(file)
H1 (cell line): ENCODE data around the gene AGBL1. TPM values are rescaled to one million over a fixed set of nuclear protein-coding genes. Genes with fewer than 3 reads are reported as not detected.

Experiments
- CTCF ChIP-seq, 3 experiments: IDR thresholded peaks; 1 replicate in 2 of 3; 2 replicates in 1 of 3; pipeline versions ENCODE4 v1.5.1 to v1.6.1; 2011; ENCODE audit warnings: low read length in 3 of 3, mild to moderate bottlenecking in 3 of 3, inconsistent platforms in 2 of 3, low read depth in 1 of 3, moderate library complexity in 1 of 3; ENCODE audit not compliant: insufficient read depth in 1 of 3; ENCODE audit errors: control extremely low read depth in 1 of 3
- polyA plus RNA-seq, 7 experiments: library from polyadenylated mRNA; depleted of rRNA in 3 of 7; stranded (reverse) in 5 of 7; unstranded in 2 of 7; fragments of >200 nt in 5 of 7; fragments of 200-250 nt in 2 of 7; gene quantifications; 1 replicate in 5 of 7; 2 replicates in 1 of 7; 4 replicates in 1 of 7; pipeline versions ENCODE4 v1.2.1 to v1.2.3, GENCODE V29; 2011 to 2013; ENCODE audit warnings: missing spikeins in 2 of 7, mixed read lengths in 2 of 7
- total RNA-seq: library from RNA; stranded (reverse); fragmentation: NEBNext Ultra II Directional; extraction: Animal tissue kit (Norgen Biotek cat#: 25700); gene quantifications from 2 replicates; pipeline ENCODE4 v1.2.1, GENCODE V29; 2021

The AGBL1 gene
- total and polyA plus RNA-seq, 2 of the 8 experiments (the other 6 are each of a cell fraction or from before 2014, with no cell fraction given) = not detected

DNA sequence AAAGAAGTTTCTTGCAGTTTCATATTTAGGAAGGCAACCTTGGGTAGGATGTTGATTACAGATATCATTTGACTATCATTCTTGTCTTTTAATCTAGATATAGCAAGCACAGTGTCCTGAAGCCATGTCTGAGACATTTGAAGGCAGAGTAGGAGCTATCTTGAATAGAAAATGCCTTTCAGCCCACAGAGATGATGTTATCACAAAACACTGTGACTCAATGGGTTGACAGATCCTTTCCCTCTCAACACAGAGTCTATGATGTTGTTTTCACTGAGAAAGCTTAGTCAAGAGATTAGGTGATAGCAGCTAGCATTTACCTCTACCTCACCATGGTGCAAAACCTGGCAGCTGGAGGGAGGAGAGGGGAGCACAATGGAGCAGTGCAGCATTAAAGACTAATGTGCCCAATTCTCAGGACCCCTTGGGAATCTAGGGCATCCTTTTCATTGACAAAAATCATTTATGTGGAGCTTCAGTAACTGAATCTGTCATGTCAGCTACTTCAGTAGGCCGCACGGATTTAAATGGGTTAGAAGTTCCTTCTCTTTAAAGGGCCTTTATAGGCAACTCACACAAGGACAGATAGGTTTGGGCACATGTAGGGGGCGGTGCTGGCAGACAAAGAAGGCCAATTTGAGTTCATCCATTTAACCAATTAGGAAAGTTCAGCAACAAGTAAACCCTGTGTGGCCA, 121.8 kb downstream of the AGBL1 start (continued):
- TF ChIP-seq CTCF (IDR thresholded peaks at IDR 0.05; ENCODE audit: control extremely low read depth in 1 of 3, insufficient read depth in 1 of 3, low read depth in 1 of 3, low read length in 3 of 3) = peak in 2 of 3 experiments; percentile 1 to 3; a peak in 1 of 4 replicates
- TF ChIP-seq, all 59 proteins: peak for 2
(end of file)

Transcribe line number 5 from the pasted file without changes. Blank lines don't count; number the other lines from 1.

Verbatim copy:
- total RNA-seq: library from RNA; stranded (reverse); fragmentation: NEBNext Ultra II Directional; extraction: Animal tissue kit (Norgen Biotek cat#: 25700); gene quantifications from 2 replicates; pipeline ENCODE4 v1.2.1, GENCODE V29; 2021